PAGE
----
Jay De Feo is known for her contributions to the 1960s California art scene. Resisting what she called "the hierarchy of material," De Feo employed plaster and mixed media to experiment with the surface effects of her painting-sculptures. Her best-known work, The Rose (1966), was created over an eight-year period and weighs more than one ton. Since her death in 1989, De Feo’s works and her position in the California art scene have been the subject of much attention, receiving a retrospective exhibition at the Whitney Museum of American Art in 2013.
A physicist by training, British American author and entrepreneur Chris Anderson spans the fields of journalism and technology. He began as a contributor to The Economist, where he was for seven years, before joining WIREDmagazine in 2001 as the editor-in-chief. Under his direction, the magazine moved toward mainstream business coverage and long-form narrative features, winning eight National Magazine Awards between 2005 and 2009.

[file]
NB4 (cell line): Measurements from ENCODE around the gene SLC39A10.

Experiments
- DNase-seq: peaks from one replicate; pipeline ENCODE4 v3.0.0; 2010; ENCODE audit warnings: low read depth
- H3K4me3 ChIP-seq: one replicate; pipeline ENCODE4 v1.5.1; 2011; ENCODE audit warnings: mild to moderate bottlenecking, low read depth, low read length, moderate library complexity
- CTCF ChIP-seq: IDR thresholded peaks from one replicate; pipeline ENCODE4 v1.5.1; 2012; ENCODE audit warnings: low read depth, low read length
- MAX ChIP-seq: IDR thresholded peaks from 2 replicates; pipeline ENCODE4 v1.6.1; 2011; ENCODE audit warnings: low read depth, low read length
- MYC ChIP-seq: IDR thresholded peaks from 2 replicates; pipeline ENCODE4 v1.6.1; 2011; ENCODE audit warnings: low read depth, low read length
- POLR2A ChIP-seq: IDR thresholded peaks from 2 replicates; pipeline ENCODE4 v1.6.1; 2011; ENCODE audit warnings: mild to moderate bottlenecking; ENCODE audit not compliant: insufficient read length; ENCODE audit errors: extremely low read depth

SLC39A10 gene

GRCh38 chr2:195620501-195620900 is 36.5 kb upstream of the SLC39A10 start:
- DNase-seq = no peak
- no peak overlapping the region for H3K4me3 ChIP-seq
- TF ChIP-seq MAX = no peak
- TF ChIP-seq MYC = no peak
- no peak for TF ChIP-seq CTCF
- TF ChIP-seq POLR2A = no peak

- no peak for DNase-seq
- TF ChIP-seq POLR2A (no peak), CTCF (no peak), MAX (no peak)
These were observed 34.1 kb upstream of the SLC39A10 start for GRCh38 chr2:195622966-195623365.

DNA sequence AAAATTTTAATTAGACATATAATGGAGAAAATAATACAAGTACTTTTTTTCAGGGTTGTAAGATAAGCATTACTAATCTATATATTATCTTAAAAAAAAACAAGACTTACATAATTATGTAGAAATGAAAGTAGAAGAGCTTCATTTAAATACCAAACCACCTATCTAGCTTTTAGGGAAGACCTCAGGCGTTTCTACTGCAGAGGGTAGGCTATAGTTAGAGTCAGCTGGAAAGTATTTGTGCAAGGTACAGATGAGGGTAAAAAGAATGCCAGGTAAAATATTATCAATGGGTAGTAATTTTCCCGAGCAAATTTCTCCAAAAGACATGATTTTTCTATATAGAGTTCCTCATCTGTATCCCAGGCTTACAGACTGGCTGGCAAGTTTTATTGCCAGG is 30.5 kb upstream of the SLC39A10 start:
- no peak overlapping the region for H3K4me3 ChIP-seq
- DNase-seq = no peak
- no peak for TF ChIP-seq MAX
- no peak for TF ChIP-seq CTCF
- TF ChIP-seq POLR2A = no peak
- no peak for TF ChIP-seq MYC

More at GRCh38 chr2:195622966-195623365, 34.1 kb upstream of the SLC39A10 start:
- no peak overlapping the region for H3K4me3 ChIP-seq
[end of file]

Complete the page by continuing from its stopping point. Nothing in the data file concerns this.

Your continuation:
Jimmy López is a classical music composer known as “one of the most interesting young composers today.” Pieces composed by López have been performed by leading orchestras around the world, including: the Chicago Symphony Orchestra, Philadelphia Orchestra, National Symphony Orchestra of Peru, Sydney Symphony Orchestra, and Orchestre Philharmonique de Radio France. His works have been performed in prestigious venues such as Carnegie Hall, the Sydney Opera House, and during the 2010 Youth Olympic games in Singapore.
Founders of the fashion label Rodarte (est. 2005), Kate and Laura Mulleavy quickly become two of the hottest names in popular culture after attracting the attention of Vogueeditor Anna Wintour who featured their work in countless issues of the magazine. The Mulleavy sisters produced lines for Gap (2007) and Target (2009); and in 2010 made the foray into Hollywood, co-designing the costumes for Darren Aronofsky’s award-winningBlack Swan. In 2017 the sisters’ first film,Woodshock, premiered to critical acclaim.